If you live in north London, you might want to try the City Academy London, which offers professional teaching in hundreds of different arts courses. For those slap-bang in the centre, the London Guitar Institute might work well. For everyone else, Hawi Gondwe’s Guitar Lessons London might be a great place to start – as they have tutors across the city willing to travel to you.
And for those with specific interests, the Cecil Sharp House offers dedicated folk guitar classes, whilst Flamenco Express provides – you guessed it – classes in flamenco guitar.
The bass may look similar to a guitar, but it’s role is very different!
Birmingham is another city in which you can hardly walk ten minutes without bumping into a guitar instructor. Depending on your location, the options will vary a little. However, there are plenty of tutors willing to travel to your home – and you may want to have a look at the options available on Superprof (there are twenty-one guitar tutors that use the site in Birmingham alone!).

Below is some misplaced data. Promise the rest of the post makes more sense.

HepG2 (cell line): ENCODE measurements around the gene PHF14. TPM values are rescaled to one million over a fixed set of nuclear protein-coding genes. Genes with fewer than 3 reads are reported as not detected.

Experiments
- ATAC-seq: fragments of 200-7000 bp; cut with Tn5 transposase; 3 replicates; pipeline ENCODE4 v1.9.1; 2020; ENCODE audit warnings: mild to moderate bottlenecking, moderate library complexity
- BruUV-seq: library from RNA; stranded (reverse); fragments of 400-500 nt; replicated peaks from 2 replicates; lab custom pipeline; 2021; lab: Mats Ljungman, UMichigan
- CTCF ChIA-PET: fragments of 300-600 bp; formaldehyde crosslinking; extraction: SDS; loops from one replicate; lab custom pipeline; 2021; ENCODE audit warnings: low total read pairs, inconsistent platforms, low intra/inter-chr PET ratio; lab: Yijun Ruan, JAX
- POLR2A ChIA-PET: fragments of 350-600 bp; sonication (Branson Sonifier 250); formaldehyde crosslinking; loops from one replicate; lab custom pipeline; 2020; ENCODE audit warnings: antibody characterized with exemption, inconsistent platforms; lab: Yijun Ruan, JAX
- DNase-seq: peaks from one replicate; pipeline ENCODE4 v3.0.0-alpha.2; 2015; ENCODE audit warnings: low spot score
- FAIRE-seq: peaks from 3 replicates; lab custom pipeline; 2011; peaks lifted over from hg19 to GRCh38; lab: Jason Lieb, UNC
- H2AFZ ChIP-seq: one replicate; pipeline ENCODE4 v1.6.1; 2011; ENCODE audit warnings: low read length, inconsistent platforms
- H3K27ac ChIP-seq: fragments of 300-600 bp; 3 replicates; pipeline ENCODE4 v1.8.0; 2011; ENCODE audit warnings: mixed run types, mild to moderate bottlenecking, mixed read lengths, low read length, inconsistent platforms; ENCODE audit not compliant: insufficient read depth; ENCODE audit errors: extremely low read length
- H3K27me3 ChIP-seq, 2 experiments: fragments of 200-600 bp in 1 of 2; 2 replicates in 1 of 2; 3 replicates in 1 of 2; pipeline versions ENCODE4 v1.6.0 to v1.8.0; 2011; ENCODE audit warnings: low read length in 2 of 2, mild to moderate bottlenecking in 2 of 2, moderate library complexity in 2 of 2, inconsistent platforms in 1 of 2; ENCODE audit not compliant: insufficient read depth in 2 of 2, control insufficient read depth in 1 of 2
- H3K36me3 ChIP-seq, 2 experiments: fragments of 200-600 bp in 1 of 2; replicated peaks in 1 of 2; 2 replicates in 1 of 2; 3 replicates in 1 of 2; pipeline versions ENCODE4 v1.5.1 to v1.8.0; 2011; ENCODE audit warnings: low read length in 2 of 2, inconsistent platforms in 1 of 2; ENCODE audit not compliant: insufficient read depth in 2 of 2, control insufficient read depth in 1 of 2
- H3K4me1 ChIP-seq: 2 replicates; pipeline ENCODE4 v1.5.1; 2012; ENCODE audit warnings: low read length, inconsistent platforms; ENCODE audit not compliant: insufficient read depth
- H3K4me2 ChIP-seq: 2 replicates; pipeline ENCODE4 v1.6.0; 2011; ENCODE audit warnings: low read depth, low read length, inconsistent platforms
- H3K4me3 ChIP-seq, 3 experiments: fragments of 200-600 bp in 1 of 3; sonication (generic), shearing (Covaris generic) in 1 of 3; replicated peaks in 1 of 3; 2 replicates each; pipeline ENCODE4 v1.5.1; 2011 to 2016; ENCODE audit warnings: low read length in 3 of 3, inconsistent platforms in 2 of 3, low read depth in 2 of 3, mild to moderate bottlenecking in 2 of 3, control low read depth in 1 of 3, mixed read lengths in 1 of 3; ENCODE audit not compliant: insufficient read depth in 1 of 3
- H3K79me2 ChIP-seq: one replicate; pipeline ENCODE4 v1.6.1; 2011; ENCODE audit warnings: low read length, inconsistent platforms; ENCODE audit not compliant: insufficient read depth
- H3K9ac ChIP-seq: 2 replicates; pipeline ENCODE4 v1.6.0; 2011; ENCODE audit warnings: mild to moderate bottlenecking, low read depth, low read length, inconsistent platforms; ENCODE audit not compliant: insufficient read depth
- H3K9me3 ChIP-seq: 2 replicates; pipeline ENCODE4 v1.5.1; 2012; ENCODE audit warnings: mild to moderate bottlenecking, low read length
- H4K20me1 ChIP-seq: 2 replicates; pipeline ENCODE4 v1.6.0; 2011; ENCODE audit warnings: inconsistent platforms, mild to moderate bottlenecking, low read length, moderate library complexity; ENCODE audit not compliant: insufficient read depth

Find a dedicated article on guitar lessons in Birmingham on our site too!
There are prestigious guitar tutors available in every corner of Birmingham – you just need to know where to look. And if private tuition is your thing, you might find this the best option.
Zaid Crowe, Steve Layton Guitar, and Rockstar Guitar Tuition are all companies in Birmingham offering private tuition, in their private home studios, at your own place, or over Skype. Each will design their lessons around your needs and preferred styles of music (that’s the benefit of private tuition!) and will guide you through academic grades if you would like, or else will show you everything from chord work, improvisation, and ear training.
If music exams are what you want to do – something recommended for those who want to keep track of their progression and achievements – you may want to find a music school endorsed by the exam boards themselves.
The Progress Music Academy, in the heart of town, is a good option for this – if you want to play more contemporary than classical – as they are the only registered Trinity Rock and Pop exam centre in the city. The Academy itself can train you towards these exams.
Otherwise, you could try the Birmingham Music School which, endorsed by the instrument brand, Yahama, provides training towards graded examinations too.